Anne Lundquist paid dearly for her affair with Allan Shackelford. She was ordered to pay $9 million to his wife, Cynthia, who discovered their affair. Cynthia had filed a lawsuit against Anne for alienation of affection. In North Carolina, you can sue a third party if you were in a happy marriage and a third party caused you to lose the affection of your spouse. Cynthia alleged her husband’s affair with Anne led to the break-up of her 33-year marriage.
North Carolina is one of the few states that allow this type of lawsuit, and there is a movement to abolish it.
I give this example as a rare exception to the use of adultery in divorce proceedings. The fact is that these days, in my experience, adultery really doesn’t play that much of a role when a couple is ending a marriage.
This comes as a surprise for most people. Some folks who have been cheated on assume that they can easily get a majority of the assets. However, the admission of adultery generally doesn’t affect the division of assets.
When Adultery Can Affect a Divorce
One exception is where a party lies about the adultery.
If the spouse’s cheating is later discovered, his or her credibility will be at issue. And if the case goes to trial, that is a major cause for concern. Credibility is critical. If you lose credibility, you will probably lose the case. If a spouse is found to be lying about one issue, the judge may question why he or she should believe anything else that spouse says. Obviously, that’s not a position in which you want to be.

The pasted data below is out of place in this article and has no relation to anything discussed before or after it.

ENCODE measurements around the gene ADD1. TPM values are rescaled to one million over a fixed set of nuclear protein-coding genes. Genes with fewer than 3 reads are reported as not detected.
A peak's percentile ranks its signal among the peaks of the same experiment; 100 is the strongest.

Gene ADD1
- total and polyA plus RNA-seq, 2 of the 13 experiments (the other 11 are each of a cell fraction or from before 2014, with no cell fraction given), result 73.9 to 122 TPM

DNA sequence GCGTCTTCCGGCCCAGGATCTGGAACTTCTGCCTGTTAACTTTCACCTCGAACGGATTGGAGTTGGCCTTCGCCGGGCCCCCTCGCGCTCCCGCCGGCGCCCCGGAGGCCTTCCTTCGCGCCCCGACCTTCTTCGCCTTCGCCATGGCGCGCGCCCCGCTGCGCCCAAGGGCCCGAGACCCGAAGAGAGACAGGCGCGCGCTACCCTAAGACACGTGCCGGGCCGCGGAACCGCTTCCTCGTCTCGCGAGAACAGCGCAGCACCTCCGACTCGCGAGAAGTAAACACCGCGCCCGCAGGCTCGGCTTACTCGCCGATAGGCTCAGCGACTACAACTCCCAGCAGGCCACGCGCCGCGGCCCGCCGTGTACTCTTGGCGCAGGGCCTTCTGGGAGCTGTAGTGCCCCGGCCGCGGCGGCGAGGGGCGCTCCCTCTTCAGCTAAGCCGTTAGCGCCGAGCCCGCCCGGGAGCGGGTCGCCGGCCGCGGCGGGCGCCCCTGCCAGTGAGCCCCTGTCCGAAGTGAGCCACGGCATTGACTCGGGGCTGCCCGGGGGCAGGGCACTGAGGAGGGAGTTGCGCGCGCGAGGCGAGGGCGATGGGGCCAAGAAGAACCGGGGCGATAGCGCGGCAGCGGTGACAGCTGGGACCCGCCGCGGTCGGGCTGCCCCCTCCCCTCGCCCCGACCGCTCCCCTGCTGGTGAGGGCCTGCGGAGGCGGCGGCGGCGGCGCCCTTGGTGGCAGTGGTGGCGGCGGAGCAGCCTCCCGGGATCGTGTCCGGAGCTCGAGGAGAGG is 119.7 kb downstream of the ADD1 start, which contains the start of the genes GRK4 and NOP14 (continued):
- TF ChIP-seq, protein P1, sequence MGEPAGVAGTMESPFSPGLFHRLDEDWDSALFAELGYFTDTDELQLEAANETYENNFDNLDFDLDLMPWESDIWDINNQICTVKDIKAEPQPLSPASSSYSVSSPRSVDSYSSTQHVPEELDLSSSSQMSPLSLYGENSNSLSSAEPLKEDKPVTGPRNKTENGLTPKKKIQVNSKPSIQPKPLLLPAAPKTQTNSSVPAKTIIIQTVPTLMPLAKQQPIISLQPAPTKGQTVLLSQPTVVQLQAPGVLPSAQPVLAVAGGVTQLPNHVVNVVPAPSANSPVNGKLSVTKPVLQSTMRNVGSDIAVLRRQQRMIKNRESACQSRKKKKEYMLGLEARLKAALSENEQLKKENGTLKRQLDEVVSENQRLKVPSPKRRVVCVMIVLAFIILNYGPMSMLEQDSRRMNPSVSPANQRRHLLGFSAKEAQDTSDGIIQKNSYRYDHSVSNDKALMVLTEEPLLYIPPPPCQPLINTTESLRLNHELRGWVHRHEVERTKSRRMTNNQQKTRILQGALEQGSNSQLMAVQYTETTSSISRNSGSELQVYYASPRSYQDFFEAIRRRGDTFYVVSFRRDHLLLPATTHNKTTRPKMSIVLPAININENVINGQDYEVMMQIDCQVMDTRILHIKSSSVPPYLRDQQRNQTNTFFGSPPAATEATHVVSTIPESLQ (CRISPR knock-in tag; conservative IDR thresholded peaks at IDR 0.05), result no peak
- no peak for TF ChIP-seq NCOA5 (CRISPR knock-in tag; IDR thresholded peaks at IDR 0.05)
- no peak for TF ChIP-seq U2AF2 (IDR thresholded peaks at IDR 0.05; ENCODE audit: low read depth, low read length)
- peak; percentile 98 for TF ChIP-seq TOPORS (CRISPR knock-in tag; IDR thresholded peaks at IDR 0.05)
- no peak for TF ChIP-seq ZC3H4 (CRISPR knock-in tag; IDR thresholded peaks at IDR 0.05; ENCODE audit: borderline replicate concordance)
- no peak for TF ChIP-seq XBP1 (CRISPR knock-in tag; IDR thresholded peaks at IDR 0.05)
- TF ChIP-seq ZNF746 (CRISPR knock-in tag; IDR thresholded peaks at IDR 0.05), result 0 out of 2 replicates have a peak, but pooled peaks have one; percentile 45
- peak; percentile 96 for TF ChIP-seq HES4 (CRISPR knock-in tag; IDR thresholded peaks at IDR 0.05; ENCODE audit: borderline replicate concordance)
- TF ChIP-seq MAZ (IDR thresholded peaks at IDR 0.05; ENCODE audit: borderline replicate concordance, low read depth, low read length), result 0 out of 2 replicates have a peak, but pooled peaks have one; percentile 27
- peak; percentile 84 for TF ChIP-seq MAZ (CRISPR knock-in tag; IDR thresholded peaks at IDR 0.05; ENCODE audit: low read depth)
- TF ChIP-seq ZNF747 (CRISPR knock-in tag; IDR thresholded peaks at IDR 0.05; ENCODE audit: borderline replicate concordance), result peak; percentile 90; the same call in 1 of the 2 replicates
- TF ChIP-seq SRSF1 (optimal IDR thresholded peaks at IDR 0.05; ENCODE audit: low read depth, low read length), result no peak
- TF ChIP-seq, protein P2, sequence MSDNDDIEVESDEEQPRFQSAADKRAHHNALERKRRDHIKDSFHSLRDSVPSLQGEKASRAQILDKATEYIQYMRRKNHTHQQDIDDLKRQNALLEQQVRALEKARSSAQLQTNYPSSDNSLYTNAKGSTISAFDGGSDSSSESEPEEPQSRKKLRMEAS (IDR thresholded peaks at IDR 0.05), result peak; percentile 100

A second exception is when a spouse is seeking alimony. If the cheating spouse is caught in an adulterous relationship, that can be a bar to the spouse’s receiving alimony if the adultery caused the breakdown of the marriage.
However, there is an exception to this bar if the adultery has been“condoned.” If one spouse learns of the other’s adultery, then files for divorce, the court may deny that spouse alimony. However, if the wronged spouse has sex with the other spouse after learning of the infidelity, the adultery is considered condoned or forgiven and the spouse could recover alimony.
What You Should Tell Your Divorce Attorney About Adultery
You need to tell your attorney if you have had or are having an affair. Remember, anything you tell an attorney is confidential. We are not here to judge you. We are here to help you. And believe me, in 38 years as a family law attorney, I’ve heard a lot.
We need to know whether you’re having an affair so we can help you prepare in the event your spouse or your spouse’s attorney finds out about it.
Remember, laws vary by state. And judges have tremendous discretion in what they do with your case. As for that case in North Carolina, the husband argued that his marriage didn’t fail because of his mistress. His evidence? He had had many affairs dating back to his first two years of his marriage.
The bottom line is that it’s best to refrain from other relationships until you are divorced. But if you have or have had another relationship, tell your attorney so he or she can prepare the best possible case for you.